Don't see no CCC? Development charge regulations replaced indefinitely by negotiations

Andrew Bennett
By Andrew Bennett
July 5th, 2012

The “CCCs”—Service Capacity Connection Charges—suggested by city staff in 2011 to replace DCCs—Development Cost Charges—appear to have fallen off the table, replaced instead by “flexible” negotiations.

“I am very curious about the Capacity Connection Charges,” Coun. Kathy Moore said during members’ reports at last week’s regular council meeting.

“I think they should come forward to council,” she said. “The last council saw a very complete presentation about them last July. And now that we’ve repealed the DCCs, we have no framework to collect on any future construction—other than just the water and sewage charge.”

“I would like to have whatever regulation we’re going forward with to be in place,” she said. “I was hoping we’d have that on the July 16th agenda or the August 13th agenda.”

Mayor Greg Granstrom replied, “I can guarantee it won’t make the 16th.”

CAO Victor Kumar agreed, “It won’t make it.”

“Okay, so when will it make it?” Moore asked.

Kumar said, “2013?”

The mayor said, “I think you know what we’re dealing with, and some issues we can’t speak of right now, but I think that we haven’t missed one dime in connection charges. If there was a developer who came tomorrow and said he wanted to do X, Y, Z, we could negotiate with him in a minute.”

“How would we be able to do that? We don’t have any legislation in place to ask for anything.” Moore asked.

“Certainly we do,” Granstrom said. “How’s this: we could call a special meeting? We could call a special meeting and pass a CCC bylaw.”

Moore laughed, “While I’m out of town, right?” then quickly clarified that she was “kidding” because she will soon be travelling.

Moore may also have been referring to the final design decisions on the Columbia-Washington project that were made during her two week absence in April, a decision Moore had argued could have happened much earlier, and a decision on which Moore was a main dissenting voice.

Similarly, Moore was the only counsellor to vote against the DCC repeal at the end of May, concerned about the void it left and the lack of clarity on what would take its place.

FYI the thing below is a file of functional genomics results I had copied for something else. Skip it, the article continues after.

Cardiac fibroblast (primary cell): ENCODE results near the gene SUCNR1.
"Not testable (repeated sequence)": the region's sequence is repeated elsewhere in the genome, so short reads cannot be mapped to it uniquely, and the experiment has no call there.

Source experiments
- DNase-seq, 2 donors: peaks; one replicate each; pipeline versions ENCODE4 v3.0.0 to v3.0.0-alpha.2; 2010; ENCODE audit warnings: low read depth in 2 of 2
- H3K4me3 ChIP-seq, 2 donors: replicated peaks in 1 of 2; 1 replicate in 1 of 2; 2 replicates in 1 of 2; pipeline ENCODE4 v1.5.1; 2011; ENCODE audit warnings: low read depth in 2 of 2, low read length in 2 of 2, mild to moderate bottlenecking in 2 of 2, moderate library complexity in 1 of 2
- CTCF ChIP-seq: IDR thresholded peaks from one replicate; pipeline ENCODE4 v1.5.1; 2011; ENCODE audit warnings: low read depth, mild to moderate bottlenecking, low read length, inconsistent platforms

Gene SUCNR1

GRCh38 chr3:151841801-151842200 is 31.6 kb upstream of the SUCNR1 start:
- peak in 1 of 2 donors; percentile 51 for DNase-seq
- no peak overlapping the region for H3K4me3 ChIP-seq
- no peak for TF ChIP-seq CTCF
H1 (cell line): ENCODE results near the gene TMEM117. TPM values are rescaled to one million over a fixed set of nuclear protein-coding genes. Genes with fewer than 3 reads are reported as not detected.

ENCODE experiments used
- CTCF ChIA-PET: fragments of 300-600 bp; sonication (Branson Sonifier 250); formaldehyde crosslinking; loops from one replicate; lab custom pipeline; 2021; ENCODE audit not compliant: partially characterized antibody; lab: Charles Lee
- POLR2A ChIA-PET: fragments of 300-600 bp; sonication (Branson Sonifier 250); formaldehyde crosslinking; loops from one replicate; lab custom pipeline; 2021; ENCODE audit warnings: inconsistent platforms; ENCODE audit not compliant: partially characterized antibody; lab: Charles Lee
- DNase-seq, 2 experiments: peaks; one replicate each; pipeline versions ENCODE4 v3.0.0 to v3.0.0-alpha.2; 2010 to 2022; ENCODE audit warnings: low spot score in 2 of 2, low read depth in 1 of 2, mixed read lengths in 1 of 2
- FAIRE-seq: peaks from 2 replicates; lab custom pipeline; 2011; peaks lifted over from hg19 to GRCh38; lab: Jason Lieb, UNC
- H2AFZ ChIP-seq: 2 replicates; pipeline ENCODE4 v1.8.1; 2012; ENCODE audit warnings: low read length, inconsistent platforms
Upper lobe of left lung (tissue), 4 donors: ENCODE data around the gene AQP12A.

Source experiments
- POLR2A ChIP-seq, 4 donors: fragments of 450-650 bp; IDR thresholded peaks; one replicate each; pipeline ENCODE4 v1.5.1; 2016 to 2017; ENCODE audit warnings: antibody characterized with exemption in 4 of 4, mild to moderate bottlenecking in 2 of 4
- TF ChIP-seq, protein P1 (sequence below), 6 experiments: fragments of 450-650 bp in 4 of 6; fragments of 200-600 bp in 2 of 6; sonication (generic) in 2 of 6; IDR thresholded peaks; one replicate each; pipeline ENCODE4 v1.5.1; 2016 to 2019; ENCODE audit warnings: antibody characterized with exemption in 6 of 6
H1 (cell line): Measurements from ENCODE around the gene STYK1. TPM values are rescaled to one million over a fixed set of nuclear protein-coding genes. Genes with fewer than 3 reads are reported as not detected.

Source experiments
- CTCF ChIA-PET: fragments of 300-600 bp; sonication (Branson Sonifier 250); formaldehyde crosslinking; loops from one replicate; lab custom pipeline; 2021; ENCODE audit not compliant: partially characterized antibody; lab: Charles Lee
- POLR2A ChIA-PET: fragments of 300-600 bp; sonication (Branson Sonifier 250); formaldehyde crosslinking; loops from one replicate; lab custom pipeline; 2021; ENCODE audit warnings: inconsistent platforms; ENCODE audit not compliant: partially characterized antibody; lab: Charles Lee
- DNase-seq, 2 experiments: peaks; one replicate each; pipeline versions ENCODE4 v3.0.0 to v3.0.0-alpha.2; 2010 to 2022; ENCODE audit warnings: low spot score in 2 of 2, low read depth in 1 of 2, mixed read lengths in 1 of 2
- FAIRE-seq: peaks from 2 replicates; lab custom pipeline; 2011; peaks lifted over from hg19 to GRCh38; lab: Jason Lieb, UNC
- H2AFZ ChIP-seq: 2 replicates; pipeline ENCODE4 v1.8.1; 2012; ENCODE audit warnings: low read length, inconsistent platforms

(Note that Coun. Cary Fisher has not participated in any development charge debates due to a perceived conflict of interest, given his ownership of Redstone Resort.)

Previously, Moore had been in favour of the DCC repeal and CCC replacement that stemmed from a years-long process of consultation and debate in the previous council that culminated in a city staff presentation of five alternatives—including both DCCs and CCCs—last September.

The new council continued the debate, primarily at a meeting in March in which the mayor and CAO championed the idea that the DCCs should be replaced by CCCs.

The CAO’s written recommendation to council said, “The key benefit [of the DCC repeal] is that the City may now move forward in developing a tool that will better serve the purpose related to direct development and cost recoveries for infrastructure development than does a DCC Bylaw.”

As the repeal vote drew closer, however, Moore’s reservations grew. “I didn’t get the answers I was looking for,” she told council on May 28, “I hope we’ll get something better [than DCCs].” She further argued that DCCs were not the problem so much as the unrealistic growth projections and project list the DCCs were based upon.

The mayor argued at the same meeting that the void left by DCCs was no problem: “[The situation] could be even more flexible [than the DCCs were.] It would all be in negotiations, and we can do that any time.”

Now that DCCs are repealed, but a CCC bylaw has yet to be tabled, Moore wants to know: why not?

“There was a complete proposal that was presented to the last council, last July, a year ago, in anticipation of [getting] rid of the DCCs—which we’ve done. In the annual report it said it was coming back to council in January. This is now June,” Moore said.

She explained, “I wasn’t thinking of a lot of work [for city staff], since the work has already been done—unless there were going to be changes to what was proposed?”

“There could very well be [changes],” the mayor replied. “[CCCs are] certainly on the radar. If council wishes to change some priorities, we can do that, but I think there are some pretty pressing issues for the next couple months here.”

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